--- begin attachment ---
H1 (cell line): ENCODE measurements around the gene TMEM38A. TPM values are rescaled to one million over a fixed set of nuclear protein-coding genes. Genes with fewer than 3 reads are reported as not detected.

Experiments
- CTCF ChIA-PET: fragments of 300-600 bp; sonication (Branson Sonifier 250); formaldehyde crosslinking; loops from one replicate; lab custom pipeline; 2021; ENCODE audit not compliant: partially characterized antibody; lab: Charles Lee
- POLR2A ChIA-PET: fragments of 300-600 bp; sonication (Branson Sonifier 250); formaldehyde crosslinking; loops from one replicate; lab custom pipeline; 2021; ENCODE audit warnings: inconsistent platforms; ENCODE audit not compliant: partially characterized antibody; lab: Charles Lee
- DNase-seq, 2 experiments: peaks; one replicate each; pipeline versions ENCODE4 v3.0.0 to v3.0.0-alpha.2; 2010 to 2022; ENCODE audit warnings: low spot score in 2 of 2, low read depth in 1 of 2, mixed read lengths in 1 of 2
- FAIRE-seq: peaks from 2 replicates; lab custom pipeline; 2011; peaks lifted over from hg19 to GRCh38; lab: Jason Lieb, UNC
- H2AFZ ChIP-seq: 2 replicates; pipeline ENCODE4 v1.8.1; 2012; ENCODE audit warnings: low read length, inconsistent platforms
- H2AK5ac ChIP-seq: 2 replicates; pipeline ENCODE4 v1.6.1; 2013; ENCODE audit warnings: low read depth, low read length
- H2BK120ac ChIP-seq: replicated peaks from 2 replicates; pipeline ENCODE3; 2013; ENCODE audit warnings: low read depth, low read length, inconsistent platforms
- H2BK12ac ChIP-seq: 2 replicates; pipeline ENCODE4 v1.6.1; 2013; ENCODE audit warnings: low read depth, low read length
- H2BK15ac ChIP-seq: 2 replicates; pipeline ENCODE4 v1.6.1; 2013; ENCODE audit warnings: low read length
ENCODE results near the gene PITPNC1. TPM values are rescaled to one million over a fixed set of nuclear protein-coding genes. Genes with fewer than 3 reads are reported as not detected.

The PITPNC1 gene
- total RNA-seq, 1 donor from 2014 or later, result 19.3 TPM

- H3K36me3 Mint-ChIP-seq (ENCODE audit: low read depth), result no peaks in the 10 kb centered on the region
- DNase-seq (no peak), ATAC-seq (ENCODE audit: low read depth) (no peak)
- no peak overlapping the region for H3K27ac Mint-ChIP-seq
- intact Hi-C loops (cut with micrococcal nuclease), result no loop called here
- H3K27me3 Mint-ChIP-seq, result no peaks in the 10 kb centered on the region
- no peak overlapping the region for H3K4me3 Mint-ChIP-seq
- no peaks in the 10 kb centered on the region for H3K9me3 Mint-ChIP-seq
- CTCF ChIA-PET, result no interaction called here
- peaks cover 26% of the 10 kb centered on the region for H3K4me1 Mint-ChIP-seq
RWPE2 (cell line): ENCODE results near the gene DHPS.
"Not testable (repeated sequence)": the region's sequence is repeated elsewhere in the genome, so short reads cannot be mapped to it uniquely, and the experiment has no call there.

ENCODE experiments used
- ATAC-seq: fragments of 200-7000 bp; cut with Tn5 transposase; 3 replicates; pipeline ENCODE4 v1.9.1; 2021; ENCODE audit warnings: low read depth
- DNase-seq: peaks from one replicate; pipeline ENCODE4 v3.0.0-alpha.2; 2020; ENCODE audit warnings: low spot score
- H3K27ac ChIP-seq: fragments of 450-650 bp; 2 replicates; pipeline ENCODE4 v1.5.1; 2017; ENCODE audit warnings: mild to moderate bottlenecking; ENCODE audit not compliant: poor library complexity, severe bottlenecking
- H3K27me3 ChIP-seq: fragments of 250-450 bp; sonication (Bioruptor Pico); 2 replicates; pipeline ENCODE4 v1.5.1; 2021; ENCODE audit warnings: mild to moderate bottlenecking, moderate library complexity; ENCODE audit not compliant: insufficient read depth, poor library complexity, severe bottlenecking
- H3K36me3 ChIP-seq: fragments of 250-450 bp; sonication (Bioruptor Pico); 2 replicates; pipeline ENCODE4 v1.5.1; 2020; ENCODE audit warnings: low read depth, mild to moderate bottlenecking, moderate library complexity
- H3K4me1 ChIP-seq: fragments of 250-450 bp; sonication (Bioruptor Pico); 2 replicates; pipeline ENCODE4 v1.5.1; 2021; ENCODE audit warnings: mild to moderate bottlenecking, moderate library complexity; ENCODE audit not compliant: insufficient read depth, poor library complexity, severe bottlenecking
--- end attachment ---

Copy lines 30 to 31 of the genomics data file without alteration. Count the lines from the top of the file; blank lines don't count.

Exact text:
- H3K27me3 ChIP-seq: fragments of 250-450 bp; sonication (Bioruptor Pico); 2 replicates; pipeline ENCODE4 v1.5.1; 2021; ENCODE audit warnings: mild to moderate bottlenecking, moderate library complexity; ENCODE audit not compliant: insufficient read depth, poor library complexity, severe bottlenecking
- H3K36me3 ChIP-seq: fragments of 250-450 bp; sonication (Bioruptor Pico); 2 replicates; pipeline ENCODE4 v1.5.1; 2020; ENCODE audit warnings: low read depth, mild to moderate bottlenecking, moderate library complexity